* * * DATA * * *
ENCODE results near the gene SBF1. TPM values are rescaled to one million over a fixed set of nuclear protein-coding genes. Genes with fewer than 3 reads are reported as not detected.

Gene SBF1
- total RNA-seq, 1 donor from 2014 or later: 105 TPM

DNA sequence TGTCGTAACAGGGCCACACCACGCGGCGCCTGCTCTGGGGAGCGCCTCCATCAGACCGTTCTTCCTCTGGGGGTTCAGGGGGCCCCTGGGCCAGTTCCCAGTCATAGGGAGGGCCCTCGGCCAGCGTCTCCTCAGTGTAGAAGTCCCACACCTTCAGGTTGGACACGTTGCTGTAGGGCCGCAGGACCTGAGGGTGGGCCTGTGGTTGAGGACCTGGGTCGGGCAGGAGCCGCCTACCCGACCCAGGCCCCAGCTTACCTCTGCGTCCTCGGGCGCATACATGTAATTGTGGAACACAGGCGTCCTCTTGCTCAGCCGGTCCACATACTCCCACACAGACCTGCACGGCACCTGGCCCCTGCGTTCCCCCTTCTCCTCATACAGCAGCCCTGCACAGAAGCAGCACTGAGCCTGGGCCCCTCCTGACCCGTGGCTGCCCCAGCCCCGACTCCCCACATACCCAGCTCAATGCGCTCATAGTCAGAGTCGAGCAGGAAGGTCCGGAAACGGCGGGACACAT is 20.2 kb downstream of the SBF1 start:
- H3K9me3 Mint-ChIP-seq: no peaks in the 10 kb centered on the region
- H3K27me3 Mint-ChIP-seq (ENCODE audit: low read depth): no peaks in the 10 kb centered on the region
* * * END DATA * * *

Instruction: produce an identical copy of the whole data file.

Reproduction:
ENCODE results near the gene SBF1. TPM values are rescaled to one million over a fixed set of nuclear protein-coding genes. Genes with fewer than 3 reads are reported as not detected.

Gene SBF1
- total RNA-seq, 1 donor from 2014 or later: 105 TPM

DNA sequence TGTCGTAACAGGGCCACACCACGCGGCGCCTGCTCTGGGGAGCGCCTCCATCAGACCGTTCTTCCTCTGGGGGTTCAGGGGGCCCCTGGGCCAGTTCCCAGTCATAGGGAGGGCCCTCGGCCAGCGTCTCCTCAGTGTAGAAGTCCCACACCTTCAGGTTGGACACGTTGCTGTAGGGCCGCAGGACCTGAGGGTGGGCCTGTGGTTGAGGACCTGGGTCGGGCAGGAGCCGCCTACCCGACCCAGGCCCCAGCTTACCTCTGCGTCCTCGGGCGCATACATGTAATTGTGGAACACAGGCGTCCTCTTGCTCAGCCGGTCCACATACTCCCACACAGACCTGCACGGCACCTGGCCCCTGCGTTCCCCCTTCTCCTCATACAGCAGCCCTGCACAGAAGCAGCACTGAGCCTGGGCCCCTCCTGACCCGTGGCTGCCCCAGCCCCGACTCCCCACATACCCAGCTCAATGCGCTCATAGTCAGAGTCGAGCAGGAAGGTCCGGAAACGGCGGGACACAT is 20.2 kb downstream of the SBF1 start:
- H3K9me3 Mint-ChIP-seq: no peaks in the 10 kb centered on the region
- H3K27me3 Mint-ChIP-seq (ENCODE audit: low read depth): no peaks in the 10 kb centered on the region